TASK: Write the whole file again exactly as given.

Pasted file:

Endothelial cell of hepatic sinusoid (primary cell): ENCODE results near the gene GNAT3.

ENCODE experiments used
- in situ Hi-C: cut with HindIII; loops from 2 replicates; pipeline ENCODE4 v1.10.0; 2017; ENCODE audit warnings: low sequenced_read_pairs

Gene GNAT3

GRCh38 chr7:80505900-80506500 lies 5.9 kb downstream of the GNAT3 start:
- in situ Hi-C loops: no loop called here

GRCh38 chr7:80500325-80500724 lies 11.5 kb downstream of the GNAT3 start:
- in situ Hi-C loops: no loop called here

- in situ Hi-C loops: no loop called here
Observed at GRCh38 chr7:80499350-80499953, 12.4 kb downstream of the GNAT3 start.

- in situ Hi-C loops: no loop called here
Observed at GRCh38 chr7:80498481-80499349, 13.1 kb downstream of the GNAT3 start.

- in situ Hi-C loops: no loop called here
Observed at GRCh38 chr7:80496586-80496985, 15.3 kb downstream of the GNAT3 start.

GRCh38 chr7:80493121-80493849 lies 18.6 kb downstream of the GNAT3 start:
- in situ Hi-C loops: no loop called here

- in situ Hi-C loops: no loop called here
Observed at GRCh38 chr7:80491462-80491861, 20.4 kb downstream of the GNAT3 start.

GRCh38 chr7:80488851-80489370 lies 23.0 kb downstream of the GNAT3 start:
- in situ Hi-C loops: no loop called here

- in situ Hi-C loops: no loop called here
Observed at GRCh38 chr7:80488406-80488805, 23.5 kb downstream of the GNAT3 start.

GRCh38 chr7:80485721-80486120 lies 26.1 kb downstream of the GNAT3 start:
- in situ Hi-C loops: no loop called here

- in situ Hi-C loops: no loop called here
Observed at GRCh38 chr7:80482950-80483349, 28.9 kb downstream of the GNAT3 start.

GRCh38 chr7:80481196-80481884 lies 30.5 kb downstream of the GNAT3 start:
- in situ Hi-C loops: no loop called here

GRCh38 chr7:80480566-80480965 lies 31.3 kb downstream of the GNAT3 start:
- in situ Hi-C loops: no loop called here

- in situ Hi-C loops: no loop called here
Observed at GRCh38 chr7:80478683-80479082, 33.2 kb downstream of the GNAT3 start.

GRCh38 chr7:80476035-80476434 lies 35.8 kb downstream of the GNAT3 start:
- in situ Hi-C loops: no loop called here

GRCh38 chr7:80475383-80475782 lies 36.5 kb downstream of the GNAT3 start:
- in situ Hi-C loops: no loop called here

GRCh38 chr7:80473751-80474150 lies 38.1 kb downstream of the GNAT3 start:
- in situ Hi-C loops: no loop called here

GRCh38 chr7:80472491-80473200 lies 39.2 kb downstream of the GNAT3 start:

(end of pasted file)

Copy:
Endothelial cell of hepatic sinusoid (primary cell): ENCODE results near the gene GNAT3.

ENCODE experiments used
- in situ Hi-C: cut with HindIII; loops from 2 replicates; pipeline ENCODE4 v1.10.0; 2017; ENCODE audit warnings: low sequenced_read_pairs

Gene GNAT3

GRCh38 chr7:80505900-80506500 lies 5.9 kb downstream of the GNAT3 start:
- in situ Hi-C loops: no loop called here

GRCh38 chr7:80500325-80500724 lies 11.5 kb downstream of the GNAT3 start:
- in situ Hi-C loops: no loop called here

- in situ Hi-C loops: no loop called here
Observed at GRCh38 chr7:80499350-80499953, 12.4 kb downstream of the GNAT3 start.

- in situ Hi-C loops: no loop called here
Observed at GRCh38 chr7:80498481-80499349, 13.1 kb downstream of the GNAT3 start.

- in situ Hi-C loops: no loop called here
Observed at GRCh38 chr7:80496586-80496985, 15.3 kb downstream of the GNAT3 start.

GRCh38 chr7:80493121-80493849 lies 18.6 kb downstream of the GNAT3 start:
- in situ Hi-C loops: no loop called here

- in situ Hi-C loops: no loop called here
Observed at GRCh38 chr7:80491462-80491861, 20.4 kb downstream of the GNAT3 start.

GRCh38 chr7:80488851-80489370 lies 23.0 kb downstream of the GNAT3 start:
- in situ Hi-C loops: no loop called here

- in situ Hi-C loops: no loop called here
Observed at GRCh38 chr7:80488406-80488805, 23.5 kb downstream of the GNAT3 start.

GRCh38 chr7:80485721-80486120 lies 26.1 kb downstream of the GNAT3 start:
- in situ Hi-C loops: no loop called here

- in situ Hi-C loops: no loop called here
Observed at GRCh38 chr7:80482950-80483349, 28.9 kb downstream of the GNAT3 start.

GRCh38 chr7:80481196-80481884 lies 30.5 kb downstream of the GNAT3 start:
- in situ Hi-C loops: no loop called here

GRCh38 chr7:80480566-80480965 lies 31.3 kb downstream of the GNAT3 start:
- in situ Hi-C loops: no loop called here

- in situ Hi-C loops: no loop called here
Observed at GRCh38 chr7:80478683-80479082, 33.2 kb downstream of the GNAT3 start.

GRCh38 chr7:80476035-80476434 lies 35.8 kb downstream of the GNAT3 start:
- in situ Hi-C loops: no loop called here

GRCh38 chr7:80475383-80475782 lies 36.5 kb downstream of the GNAT3 start:
- in situ Hi-C loops: no loop called here

GRCh38 chr7:80473751-80474150 lies 38.1 kb downstream of the GNAT3 start:
- in situ Hi-C loops: no loop called here

GRCh38 chr7:80472491-80473200 lies 39.2 kb downstream of the GNAT3 start: